Václav Kopecký has a long-standing interest in the oscillation of photography on the edge of time and space. The central motif of the exhibition Always Now is the shape of a circle or sphere, which functions as an experimental model that can open up new, alternative worlds. A cyclist falls off his bicycle, a yacht crosses the horizon, film lights come on, again and again differently, always now.
That photography can stop time is obvious. But what happens if we start to layer and bend the separated samples of photographic time? Is that frozen and twisted photographic time different from ours? And doesn’t each photograph then hide its own, completely autonomous world?
Václav’s laconic phrase “Always Now” is an attempt to define the relationship between photography and time. He tries to capture these paradoxes in his sophisticated collages and assemblages. The circular cut-outs can be seen here as a kind of metaphor for the eye, while the original technical image in the shape of a rectangle (or square) is the result of machine vision. The two modes overlap in Václav’s works and intertwine into new models of space and time that refute their apparent singularity. Bubbles of time suddenly emerge alongside and behind each other, creating new, multiplied worlds that mirror reality in a way that defies the established rules of photography and the common perception of modern linear time. Flusser’s thesis of the magical primordialism of photography returns here, showing time not as a continuous, unstoppable plot, but as images that cluster and coalesce into ornaments and shapes.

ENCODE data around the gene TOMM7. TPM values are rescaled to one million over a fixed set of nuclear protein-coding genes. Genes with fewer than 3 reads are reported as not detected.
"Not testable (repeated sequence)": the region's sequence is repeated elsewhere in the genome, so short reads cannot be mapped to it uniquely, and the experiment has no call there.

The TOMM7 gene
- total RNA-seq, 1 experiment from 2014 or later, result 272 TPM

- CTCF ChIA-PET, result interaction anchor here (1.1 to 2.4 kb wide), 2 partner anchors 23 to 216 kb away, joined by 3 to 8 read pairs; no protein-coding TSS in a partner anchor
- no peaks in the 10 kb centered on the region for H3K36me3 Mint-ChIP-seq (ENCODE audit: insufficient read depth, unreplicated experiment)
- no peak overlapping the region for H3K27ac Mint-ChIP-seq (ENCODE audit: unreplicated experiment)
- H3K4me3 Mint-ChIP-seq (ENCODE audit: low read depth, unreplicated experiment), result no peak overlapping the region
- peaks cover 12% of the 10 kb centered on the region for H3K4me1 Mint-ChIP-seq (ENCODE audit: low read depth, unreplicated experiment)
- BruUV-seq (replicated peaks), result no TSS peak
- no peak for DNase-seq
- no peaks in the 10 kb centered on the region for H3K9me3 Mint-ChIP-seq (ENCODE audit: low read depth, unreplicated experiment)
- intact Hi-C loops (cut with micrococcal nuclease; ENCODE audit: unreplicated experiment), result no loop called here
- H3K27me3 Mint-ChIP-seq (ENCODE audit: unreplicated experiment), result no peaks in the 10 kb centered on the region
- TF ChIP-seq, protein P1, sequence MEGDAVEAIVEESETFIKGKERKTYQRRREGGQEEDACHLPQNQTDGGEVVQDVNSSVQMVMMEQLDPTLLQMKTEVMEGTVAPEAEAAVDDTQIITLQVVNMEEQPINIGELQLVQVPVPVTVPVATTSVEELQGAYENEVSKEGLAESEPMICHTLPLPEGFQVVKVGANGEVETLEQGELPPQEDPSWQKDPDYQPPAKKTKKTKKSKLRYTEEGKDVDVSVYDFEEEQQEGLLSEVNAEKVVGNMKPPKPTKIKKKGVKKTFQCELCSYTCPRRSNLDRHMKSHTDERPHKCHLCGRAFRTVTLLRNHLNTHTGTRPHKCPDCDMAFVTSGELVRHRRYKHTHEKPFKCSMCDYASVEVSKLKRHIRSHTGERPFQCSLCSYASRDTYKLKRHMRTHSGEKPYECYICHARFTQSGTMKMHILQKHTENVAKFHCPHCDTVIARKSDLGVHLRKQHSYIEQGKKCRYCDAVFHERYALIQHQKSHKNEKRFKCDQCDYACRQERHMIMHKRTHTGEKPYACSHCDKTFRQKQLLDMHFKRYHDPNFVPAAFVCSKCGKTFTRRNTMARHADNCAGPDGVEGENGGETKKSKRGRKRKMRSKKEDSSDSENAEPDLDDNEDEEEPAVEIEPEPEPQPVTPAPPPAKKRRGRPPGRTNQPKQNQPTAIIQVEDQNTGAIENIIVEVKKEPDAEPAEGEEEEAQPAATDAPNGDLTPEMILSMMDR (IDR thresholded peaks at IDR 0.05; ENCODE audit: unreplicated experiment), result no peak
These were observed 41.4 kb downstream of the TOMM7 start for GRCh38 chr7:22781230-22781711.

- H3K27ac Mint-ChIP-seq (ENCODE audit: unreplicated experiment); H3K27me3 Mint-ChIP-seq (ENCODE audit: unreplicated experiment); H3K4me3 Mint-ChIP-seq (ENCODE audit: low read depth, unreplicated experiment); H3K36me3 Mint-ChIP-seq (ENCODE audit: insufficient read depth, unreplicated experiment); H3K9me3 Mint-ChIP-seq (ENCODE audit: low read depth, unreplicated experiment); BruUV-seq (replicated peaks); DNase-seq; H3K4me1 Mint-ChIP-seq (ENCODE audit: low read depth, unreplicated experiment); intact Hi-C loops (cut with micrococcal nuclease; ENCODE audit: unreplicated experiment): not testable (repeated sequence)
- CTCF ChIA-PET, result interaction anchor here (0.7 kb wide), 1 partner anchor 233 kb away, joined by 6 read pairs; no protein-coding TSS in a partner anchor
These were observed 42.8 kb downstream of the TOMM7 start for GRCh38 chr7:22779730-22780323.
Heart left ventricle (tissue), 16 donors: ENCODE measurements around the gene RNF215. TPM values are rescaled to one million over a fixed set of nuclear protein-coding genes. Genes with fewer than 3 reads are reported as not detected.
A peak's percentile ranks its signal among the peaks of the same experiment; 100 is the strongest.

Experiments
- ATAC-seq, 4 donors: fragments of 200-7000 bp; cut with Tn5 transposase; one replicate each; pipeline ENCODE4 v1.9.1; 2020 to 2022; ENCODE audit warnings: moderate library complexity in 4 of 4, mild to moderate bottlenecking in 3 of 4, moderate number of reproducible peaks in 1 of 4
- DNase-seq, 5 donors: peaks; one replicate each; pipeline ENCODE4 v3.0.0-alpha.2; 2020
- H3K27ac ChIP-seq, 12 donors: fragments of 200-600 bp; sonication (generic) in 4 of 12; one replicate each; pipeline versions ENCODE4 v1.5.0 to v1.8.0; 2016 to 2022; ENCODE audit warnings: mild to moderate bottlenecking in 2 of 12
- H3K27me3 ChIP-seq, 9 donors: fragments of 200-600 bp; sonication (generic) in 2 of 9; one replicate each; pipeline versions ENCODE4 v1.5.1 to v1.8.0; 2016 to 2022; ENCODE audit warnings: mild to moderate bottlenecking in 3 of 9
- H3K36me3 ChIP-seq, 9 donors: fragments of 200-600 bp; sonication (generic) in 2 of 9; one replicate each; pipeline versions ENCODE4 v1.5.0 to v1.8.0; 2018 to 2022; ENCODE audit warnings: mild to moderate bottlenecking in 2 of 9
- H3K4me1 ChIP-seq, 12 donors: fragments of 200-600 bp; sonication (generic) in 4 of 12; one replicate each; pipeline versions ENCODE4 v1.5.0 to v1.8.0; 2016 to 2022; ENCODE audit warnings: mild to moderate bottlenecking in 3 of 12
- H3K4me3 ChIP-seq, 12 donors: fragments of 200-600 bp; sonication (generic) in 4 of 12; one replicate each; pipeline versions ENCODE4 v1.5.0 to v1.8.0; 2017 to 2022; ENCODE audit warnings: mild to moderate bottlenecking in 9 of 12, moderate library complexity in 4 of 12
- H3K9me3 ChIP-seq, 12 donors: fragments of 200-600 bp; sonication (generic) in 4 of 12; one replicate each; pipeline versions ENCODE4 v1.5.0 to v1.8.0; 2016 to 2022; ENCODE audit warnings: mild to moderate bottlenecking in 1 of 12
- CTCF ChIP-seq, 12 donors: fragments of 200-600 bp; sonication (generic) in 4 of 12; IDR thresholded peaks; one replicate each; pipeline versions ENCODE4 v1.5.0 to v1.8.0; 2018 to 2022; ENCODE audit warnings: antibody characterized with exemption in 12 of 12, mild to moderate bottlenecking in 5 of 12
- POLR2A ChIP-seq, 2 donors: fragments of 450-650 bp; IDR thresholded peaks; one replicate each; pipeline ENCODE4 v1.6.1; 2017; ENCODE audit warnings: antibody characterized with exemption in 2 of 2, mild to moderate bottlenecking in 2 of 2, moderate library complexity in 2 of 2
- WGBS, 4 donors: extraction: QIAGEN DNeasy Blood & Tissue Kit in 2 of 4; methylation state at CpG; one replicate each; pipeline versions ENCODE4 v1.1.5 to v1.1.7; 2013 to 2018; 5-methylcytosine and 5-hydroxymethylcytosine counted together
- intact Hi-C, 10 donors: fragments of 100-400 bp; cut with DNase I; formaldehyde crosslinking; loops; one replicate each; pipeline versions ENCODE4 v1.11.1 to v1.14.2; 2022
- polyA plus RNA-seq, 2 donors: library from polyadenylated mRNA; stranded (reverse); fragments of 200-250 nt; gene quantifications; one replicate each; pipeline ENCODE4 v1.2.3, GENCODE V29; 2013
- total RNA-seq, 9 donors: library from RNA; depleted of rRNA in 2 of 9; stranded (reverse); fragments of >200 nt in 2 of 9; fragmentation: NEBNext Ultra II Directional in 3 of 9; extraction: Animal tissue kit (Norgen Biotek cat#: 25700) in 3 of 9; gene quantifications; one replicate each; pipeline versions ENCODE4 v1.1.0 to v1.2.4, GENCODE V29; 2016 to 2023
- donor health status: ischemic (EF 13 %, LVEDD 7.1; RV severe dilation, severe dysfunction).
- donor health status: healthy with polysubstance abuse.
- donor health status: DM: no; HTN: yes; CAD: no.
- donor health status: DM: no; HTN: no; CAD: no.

The depicted reality thus unfolds into parallel “ifs” and “elsewheres”, into individual and fictional times and spaces. In the end, it is no longer a question of what we see exactly, but of the paths our vision takes in the process. The circle, which is here a symbol not only of seeing but also of consciousness, eventually abstracts into a sphere, an infinite sum of all possibilities that we will never see.